Notre thèse s'inscrit dans un contexte français marqué par l'augmentation des réseaux d'entrepreneurs, dont on connaît encore peu le fonctionnement et les bénéfices, la recherche en entrepreneuriat s'intéressant davantage au réseau personnel de l'entrepreneur au détriment de l'analyse des réseaux fermés d'entrepreneurs. Pourtant, leur importance po...
A key assumption in family business research and practice is that for family businesses to have a future, succession must be secured. Because family businesses are hybrid organizations with partially or totally overlapping family and business identities, a second consensual assumption is shared by most family business scholars and entrepreneurs: th...
This article argues that entrepreneurial learning is genuinely connected to entrepreneurial networking activities, within a co-evolving dynamics. We take a longitudinal network approach to study the combined development of network dynamics and learning in a French formal entrepreneurial network over a period of 4 years (2005–2009). Our aim is to ex...
Les réseaux formels d’entrepreneurs (RFE) peuvent prendre différentes appellations et fonctionner selon des formes organisationnelles et juridiques variées, mais ils partagent des dynamiques d’accompagnement propres aux communautés de pratique, aux communautés de liens faibles et aux communautés mimétiques. Leurs objectifs sont de répondre aux atte...
Available on line : http://dx.doi.org/10.5539/ibr.v5n7p17
This track organized during the 15th congress of the RIODD - Réseau International de Recherche sur les Orgsanisations et le Développement Durable - International Research Network on Organization and Sustainable Development. It will take place in Montpellier - France - 1st and 2nd October http://entrepreneuriat.com/j-15-d-15-riodd-2020-submission-soumission-montpellier-30-sept-2-oct-track-entrepreneurship-growth-and-or-sustainable-scaling-an-oxymoron-track-entrepreneuriat-croissance-et-ou-scalabili/ Anticipating or living (high) growth and scalability of new ventures or new organizations is one of the least studied elements of the entrepreneurial process, especially if you focus on: how do new ventures grow? (Gilbert, McDougall, and Audretsch 2006). Taking this element into account adopting a CSR and/or sustainable development perspective would however be crucial. Indeed, it is by developing and implementing that sustainability and responsibility are practiced within the new venture/organization. If at a startup level, taking CSR into account is a real creative catalyst in the design of an entrepreneurial project (Lefebvre and Radu-Lefebvre 2012), what about the growth stage? How do entrepreneurs deal with it? The literature on entrepreneurship offers different trends. When it comes to taking into account corporate social responsibility or sustainable development in the field of entrepreneurship, the outcome of the new venture/organization used to prevail on taking into account the whole dimensions of CSR or Sustainable Development in the overall entrepreneurial process. Social entrepreneurship is thus defined more in opposition to traditional entrepreneurship, the economic outcome vs the social one (Peredo and McLean 2006). For its part, “sustainable entrepreneurship is focused on the preservation of nature, life support, and community in the pursuit of perceived opportunities to bring into existence future products, processes, and services for gain, where gain is broadly construed to include economic and non-economic gains to individuals, the economy, and society” (Shepherd and Patzelt 2011, 137). However, the concept is still emerging, but it received more interest from the sustainability community that from the entrepreneurship one (Sarango-Lalangui, Santos, and Hormiga 2018). We suggest to authors wishing to fully engage in the theoretical integration of CSR and sustainable development in entrepreneurship to take it into account across the entire entrepreneurial or intrapreneurial process by focusing on the most counter-intuitive level: growth and scalability with a sustainable vocation (Bergin 2001). 3 main questions can be addressed for this session: – What is (high) sustainable growth / scalability in entrepreneurship? – Are ecosystems adapted to (high) sustainable growth / scalability carried by entrepreneurs? – What is / are the processes and specific practices involved? And, how can these processes and practices be supported?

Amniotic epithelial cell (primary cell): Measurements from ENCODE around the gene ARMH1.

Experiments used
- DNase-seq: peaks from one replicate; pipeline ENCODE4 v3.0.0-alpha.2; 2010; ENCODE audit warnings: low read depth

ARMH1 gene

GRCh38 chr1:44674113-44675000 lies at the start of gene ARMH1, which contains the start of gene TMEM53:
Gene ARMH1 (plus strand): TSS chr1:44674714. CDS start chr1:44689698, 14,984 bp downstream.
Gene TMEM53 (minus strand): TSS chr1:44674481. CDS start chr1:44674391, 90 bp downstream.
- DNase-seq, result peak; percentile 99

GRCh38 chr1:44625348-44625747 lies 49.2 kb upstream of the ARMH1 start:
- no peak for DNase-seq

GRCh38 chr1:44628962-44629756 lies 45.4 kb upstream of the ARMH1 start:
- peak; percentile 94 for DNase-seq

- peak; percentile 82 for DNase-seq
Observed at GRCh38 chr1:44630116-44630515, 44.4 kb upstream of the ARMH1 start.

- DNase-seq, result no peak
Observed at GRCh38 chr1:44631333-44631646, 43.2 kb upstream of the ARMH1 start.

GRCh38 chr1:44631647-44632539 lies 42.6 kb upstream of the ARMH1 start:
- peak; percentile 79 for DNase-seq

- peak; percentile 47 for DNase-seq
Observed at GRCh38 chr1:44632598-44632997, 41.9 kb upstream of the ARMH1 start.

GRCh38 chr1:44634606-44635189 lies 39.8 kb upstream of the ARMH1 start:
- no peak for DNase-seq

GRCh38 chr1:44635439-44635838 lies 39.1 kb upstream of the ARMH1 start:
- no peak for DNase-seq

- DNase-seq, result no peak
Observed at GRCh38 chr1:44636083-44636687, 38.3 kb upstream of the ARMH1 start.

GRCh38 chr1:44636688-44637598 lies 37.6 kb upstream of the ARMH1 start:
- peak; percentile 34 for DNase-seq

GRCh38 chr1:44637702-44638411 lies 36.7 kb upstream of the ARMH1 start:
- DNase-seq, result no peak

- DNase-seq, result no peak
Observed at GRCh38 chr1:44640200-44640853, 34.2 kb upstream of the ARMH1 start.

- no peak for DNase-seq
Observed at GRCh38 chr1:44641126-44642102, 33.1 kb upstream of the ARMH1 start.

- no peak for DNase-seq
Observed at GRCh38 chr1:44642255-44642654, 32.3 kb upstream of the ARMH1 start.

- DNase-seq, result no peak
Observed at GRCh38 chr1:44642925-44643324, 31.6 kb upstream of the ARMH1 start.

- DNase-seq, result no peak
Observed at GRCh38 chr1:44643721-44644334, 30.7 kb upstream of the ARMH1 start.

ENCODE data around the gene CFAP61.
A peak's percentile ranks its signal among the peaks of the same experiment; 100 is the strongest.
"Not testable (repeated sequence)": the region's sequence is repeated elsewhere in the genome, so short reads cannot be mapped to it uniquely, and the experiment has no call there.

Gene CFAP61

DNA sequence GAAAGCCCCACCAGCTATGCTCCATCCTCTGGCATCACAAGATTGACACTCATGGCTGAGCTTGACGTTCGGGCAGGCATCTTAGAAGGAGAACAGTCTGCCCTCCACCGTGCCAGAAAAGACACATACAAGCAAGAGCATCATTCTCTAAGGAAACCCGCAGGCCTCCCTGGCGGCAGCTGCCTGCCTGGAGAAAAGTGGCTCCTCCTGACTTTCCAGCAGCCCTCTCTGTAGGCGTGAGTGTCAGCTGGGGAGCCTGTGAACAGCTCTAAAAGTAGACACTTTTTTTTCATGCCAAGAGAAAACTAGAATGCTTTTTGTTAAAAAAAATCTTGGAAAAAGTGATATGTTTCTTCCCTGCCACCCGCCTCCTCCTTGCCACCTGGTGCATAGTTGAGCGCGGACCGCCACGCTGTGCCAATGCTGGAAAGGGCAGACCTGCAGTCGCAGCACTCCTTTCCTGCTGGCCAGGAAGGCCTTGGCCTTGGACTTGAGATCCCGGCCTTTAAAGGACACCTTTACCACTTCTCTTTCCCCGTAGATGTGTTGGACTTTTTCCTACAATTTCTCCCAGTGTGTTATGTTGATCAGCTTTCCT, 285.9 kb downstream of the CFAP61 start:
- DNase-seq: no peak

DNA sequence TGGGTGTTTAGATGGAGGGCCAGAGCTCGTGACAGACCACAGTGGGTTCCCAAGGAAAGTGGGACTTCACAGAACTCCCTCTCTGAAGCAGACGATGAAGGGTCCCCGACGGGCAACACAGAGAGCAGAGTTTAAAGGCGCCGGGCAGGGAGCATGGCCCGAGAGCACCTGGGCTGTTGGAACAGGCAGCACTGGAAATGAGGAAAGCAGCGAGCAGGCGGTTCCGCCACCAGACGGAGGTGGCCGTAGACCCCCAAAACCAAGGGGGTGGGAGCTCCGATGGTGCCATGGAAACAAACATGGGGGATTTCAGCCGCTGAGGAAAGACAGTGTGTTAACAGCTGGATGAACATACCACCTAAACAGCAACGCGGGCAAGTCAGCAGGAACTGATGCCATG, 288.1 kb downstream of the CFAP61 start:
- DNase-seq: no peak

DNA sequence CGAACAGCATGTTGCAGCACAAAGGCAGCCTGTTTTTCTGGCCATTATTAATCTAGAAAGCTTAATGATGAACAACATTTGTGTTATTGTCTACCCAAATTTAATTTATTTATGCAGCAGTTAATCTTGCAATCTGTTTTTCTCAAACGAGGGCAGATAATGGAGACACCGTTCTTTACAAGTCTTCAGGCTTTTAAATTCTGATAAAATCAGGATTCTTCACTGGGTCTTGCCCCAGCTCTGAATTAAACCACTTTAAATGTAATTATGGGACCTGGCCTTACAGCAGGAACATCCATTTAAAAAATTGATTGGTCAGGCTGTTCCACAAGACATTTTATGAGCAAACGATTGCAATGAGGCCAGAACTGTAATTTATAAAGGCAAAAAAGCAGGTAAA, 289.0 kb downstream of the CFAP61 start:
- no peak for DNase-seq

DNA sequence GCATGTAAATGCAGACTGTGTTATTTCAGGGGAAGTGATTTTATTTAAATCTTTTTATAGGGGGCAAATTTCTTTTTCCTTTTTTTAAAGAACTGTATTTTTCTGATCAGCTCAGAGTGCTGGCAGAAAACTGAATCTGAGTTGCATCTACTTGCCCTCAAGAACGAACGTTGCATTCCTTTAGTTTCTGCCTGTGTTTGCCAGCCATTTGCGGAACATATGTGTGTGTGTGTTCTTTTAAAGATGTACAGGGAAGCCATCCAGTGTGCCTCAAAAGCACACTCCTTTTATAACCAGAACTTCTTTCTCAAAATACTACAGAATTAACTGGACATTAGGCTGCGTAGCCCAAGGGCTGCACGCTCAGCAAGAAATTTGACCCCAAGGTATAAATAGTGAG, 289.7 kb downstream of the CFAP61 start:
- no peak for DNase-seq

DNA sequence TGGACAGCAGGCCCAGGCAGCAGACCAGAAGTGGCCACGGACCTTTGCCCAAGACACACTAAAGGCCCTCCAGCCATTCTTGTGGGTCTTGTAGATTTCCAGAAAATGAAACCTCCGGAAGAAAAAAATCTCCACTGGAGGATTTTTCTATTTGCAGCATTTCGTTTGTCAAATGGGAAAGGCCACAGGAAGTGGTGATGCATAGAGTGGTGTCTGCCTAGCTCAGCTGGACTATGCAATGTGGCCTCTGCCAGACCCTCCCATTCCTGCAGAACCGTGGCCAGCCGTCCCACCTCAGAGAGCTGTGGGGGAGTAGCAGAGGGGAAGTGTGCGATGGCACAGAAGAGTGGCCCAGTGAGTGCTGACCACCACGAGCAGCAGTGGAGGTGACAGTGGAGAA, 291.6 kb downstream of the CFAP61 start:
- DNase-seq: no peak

FROM FAMILY ENTREPRENEURSHIP TO FAMILY ENTREPRENEURING Nantes, 12-13 October 2020 The Chair Family Entrepreneurship and Society of Audencia Business School and the Group Entrepreneurship Society Transformations of University of Quebec in Montréal invite you to the 3rd Paper Development Workshop Series in Family Entrepreneurship KEYNOTE SPEAKERS: Jenny HELIN Alistair ANDERSON William B. GARTNER Jenny Helin is Senior lecturer at the Department of Business Studies, Uppsala University, Sweden Alistair Anderson is Distinguished Professor at the Management School of Lancaster University, UK William B. Gartner is the Bertarelli Foundation Distinguished Professor of Family Entrepreneurship at Babson College, USA ABOUT THE WORKSHOP SERIES Audencia Business School hosts an annual Paper Development Workshop on family entrepreneurship, and the school is among the international leaders in this emerging area of scholarship. The Chair Family Entrepreneurship and Society launched this Paper Development Series in Family Entrepreneurship in 2017. After a first edition on ‘Family entrepreneurship writing workshop’ (2017) and a second edition on ‘Theorizing family entrepreneurship’ (2018), we are happy to announce the third edition of this series of research workshops organized in collaboration with the Group Entrepreneurship Society Transformations of University of Quebec in Montréal (GEST ESG UQAM), at Montréal. GEST is a research center of the University of Québec in Montréal’ School of Management (ESG UQAM) which addresses entrepreneurial practices, identities and discourses in marginalized contexts and for minorized people. It aims at participating to a change for a new inclusive and fruitful relation between entrepreneurship and social transformations and then addressing the dark side of entrepreneurial practices. The GEST members challenge theoretical assumptions and consider entrepreneuring in a process perspective. Scientific committee : Miruna Radu-Lefebvre, Professor of Entrepreneurship, Head of the Chair Family Entrepreneurship and Society, Audencia Business School Christina Constantinidis, Professor of Entrepreneurship, School of Management of the University of Quebec in Montréal Olivier Germain, Full Professor, School of Management of the University of Québec in Montréal Vincent Lefebvre, Associate Professor of Entrepreneurship, Head of the Entrepreneurship education, Audencia Business School TOPIC OF THE 2020 PAPER DEVELOPMENT WORKSHOP For several decades, the fields of entrepreneurship and family business developed as separate knowledge domains (Holt, Pearson, Payne, & Sharma, 2018; Zahra & Sharma, 2004). Recently, the field of family entrepreneurship (Neubaum, 2018; Payne, 2018; Short, Sharma, Lumpkin, & Pearson, 2016) emerged at the intersection of family, entrepreneurship, and family business. While there has been an increasing interest in combining the distinct academic fields of entrepreneurship and family business (Aldrich & Cliff, 2003; Anderson, Jack & Drakopoulou Dodd, 2005), the early stages of creation of family businesses in entrepreneurial families (Alsos, Carter & Ljunggren 2014) and the emergence of entrepreneurial behaviours, identities and projects in the context of family businesses are underdeveloped areas of inquiry. We would like to invite the authors interested in submitting to the special issue « From Family Entrepreneurship to Family Entrepreneuring » of the International Journal of Entrepreneurial Behavior and Research (https://www.emeraldgrouppublishing.com/products/journals/call_for_papers.htm?id=8869) to present their work-in-progress to the Guest editors - Miruna Radu-Lefebvre, Olivier Germain and William B. Gartner during the Paper Development Workshop which will take place on October 12th and 13th 2020 in Nantes, France. The special issue and the Paper Development Workshop aim to draw attention to the emergence and becoming of family businesses and the actualizing of entrepreneurial behaviours, identities and projects in already existing family businesses. For this Paper Development Workshop, we call for papers addressing the topic of family entrepreneuring with a focus on processes and practices relative to how business family members, couples and families do entrepreneurship. Steyaert (2007, p. 453) coined the notion of entrepreneuring to call for more processual inquiries in the field of entrepreneurship. Entrepreneuring is a processual, material, and relational phenomenon (Champenois, Lefebvre, & Ronteau, 2019; Hjorth, 2014; Hjorth & Reay, 2018) leading to the creation of new organizations (Gartner, 1993; Johannisson, 2011). We recognize that “familiness” does not always pre-exist entrepreneurial practices but also emerges through the process of entrepreneuring. We call for more processual inquiries in the field of family entrepreneurship, within an ontology of becoming (Chia, 1995). We think that this perspective of combining entrepreneuring and family business is unexplored and requires further theoretical and empirical explorations. Indicative list of anticipated (but not exclusive) topics : - How processes and practices of entrepreneuring occur in the context of enterprising families and family businesses? - What are the tensions arising between what already exists and the emergence of newness in the context of enterprising families and family firms? - How the various kinds of processual approaches in entrepreneuring (see Steyaert, 2007) can highlight various dimensions of family entrepreneuring? - How the familiness emerges – as a family becoming – through the entrepreneuring process rather than pre-exists the organization creation in a non-reified perspective? - What are the sub-processes and practices involved in family entrepreneuring? How to deal with the complexity of possible intersections of multiple sub-processes and multiple practices in the succession process (succeeding) and family entrepreneuring? - Which practices and processes are at work to maintain the familiness of organizations in the unstable flow of action(s)? - From a methodological perspective, how to study and write about family entrepreneuring? - How should multiple cultural, social and economic contexts be accounted for and included in the study of family entrepreneuring? - How the various anthropological approaches of family forms (e.g., monoparental families, LGBTQ+ families, etc.) are embedded in practices and processes of entrepreneuring? - How do the processes of entrepreneuring intersect with the doing of gender in enterprising families? - How doing (social) identity work within family businesses can be understood as an entrepreneuring process and practice within an ontology of becoming (and relating)? - How can we study, problematize and challenge family entrepreneuring in a critical perspective? STRUCTURE OF THE WORKSHOP The Paper Development Workshop will be held in Nantes over two full days, October 12-13, 2020. The workshop will include keynote lectures, reading workshops and paper development sessions. ABSTRACT/PAPER SUBMISSION Please note that the aim of this Paper Development Workshop is to enable authors improve their manuscripts before submission to the special issue but also to discuss emerging ideas and research projects. As a consequence, two types of Abstracts can be submitted to the workshop : • Extended Abstracts of 3000 words (including references and appendices) presenting the purpose of the paper, the theoretical background, the research gap, the methodological approach (in empirical papers), the main findings and expected contributions. • Short Abstracts of 1500 words (including references and appendices) presenting the research topic, a tentative theoretical background and research gap, and the (collected or to be collected) empirical material. All those are interested to attend the workshop should submit either an extended or a short abstract by July 31, 2020 to email@example.com. Authors will be notified of acceptance or otherwise by August 15, 2020. Full working papers of about 10-15 pages are due for September 13, 2020 for the authors who would like to receive a written feedback from the Guest editors. Participation to the Paper Development Workshop does not guarantee publication in the special issue and submission to the special issue is not restricted to Paper Development Workshop participants. Double track PDW The program comprises two different tracks. The Full Paper Track will enable those authors who already developed an advanced paper to discuss the paper in detail with the guest editors and the other participants. A Short Paper Track will give the opportunity to PhD students and other authors who recently began to develop research on family entrepreneuring or who plan to do so in the following months to further develop their work. • Full paper track The authors who submit a full paper before September 13th will be able to take part to the Full paper track. The Full paper track will include a detailed discussion of the paper by full paper track participants and written feedback from guest editors. • Short paper track The authors who will not be able to submit a full paper before September 13th will take part to the Short paper track. The short paper track will include discussion with the short paper track participants and oral feedback from guest editors. IMPORTANT DATES July 31, 2020: Abstract submission deadline (to firstname.lastname@example.org) August 15, 2020: Notification of acceptance September 1, 2020: registration to email@example.com (no registration fee) September 13, 2020: Full paper submission deadline (to firstname.lastname@example.org; optional, connected to receiving written feedback from IJEBR Guest editors) October 12-13, 2020: Paper Development Workshop. REFERENCES Aldrich, H. E., & Cliff, J. E. (2003). The pervasive effects of family on entrepreneurship: Toward a family embeddedness perspective. Journal of business venturing, 18(5), 573-596. Alsos, G. A., Carter, S., & Ljunggren, E. (2014). Entrepreneurial families and households. The Routledge Companion to Entrepreneurship London: Routledge, 165-177. Anderson, A. R., Jack, S. L., & Drakopoulou Dodd, S. (2005). The role of family members in entrepreneurial networks: Beyond the boundaries of the family firm. Family Business Review, 18(2), 135-154. Chia, R. (1995). From Modern to Postmodern Organizational Analysis. Organization Studies, 16, 579–604. Champenois, C., Lefebvre, V., & Ronteau, S. (2019). Entrepreneurship as practice: systematic literature review of a nascent field. Entrepreneurship & Regional Development, 1-32. Gartner, W. B. (1993). Words lead to deeds: Towards an organizational emergence vocabulary. Journal of business venturing, 8(3), 231-239. Helin, J. (2011), Living moments in family meetings : A process study in the family business context, PhD dissertation, Jönköping University, Jönköping International Business School, JIBS, Center for Family Enterprise and Ownership. https://hj.diva-portal.org/smash/record.jsf?pid=diva2%3A410092&dswid=-20 Helin, J., Jabri, M. (2015). Family business succession in dialogue: The case of differing backgrounds and views. International Small Business Journal 34 (4), 487-505 Hjorth, D. (2014). Entrepreneuring as organisation-creation. In R. Sternberg & G. Krauss, Handbook of Research on Entrepreneurship and Creativity (pp. 97–121). Edward Elgar Publishing. Hjorth, D., & Reay, T. (2018). Moving Entrepreneurially Ahead. Organization Studies, 39, 7–18. Holt, D., Pearson, A., Payne, G., & Sharma, P. (2018). Family business research as a boundary-spanning platform, Family Business Review, 31(1), 14-31. Johannisson, B. (2011). Towards a practice theory of entrepreneuring. Small Business Economics, 36, 135–150. Neubaum, D. (2018). Family business research: Roads travelled and the search for unworn paths, Family Business Review, 31(3), 259-270. Payne, G. (2018). Reflections on family business research: Considering domains and theory, Family Business Review, 31(2), 167-175. Short, J., Sharma, P., Lumpkin, G., & Pearson, A. (2016). Oh, the places we’ll go! Reviewing past, present, and future possibilities in family business research, Family Business Review, 29(1), 11-16. Zahra, S., & Sharma, P. (2004). Family business research: A strategic reflection, Family Business Review, 17(4), 331-346.